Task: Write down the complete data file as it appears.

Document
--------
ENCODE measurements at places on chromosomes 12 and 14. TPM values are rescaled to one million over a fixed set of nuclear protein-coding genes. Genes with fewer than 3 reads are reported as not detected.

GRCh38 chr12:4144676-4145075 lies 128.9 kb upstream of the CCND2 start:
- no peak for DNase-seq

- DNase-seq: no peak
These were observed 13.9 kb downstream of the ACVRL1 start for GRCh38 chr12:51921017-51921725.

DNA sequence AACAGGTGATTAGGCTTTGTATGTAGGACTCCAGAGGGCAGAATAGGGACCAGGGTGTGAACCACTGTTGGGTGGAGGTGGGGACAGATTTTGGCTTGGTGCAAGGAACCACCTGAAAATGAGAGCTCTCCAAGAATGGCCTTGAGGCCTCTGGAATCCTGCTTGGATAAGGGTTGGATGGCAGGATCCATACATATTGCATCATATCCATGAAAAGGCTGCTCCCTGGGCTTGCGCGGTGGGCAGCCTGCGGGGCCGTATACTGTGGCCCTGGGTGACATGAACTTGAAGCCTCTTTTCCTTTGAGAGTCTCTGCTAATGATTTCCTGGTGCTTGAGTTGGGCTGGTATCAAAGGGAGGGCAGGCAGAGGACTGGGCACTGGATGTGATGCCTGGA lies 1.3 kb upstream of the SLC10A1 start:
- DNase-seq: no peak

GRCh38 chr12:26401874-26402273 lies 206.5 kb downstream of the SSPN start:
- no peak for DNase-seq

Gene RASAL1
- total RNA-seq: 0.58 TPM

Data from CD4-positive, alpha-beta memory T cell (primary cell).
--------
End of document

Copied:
ENCODE measurements at places on chromosomes 12 and 14. TPM values are rescaled to one million over a fixed set of nuclear protein-coding genes. Genes with fewer than 3 reads are reported as not detected.

GRCh38 chr12:4144676-4145075 lies 128.9 kb upstream of the CCND2 start:
- no peak for DNase-seq

- DNase-seq: no peak
These were observed 13.9 kb downstream of the ACVRL1 start for GRCh38 chr12:51921017-51921725.

DNA sequence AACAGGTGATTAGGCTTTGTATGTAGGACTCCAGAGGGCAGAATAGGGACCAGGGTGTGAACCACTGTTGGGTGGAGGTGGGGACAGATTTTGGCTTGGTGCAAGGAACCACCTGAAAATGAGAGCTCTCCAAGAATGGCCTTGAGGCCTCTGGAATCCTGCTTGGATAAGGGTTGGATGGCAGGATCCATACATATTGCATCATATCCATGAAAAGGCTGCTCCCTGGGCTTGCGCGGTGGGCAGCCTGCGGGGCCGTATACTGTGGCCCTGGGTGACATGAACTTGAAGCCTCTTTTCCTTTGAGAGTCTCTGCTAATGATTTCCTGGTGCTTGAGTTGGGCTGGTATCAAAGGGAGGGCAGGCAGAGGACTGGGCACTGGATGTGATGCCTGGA lies 1.3 kb upstream of the SLC10A1 start:
- DNase-seq: no peak

GRCh38 chr12:26401874-26402273 lies 206.5 kb downstream of the SSPN start:
- no peak for DNase-seq

Gene RASAL1
- total RNA-seq: 0.58 TPM

Data from CD4-positive, alpha-beta memory T cell (primary cell).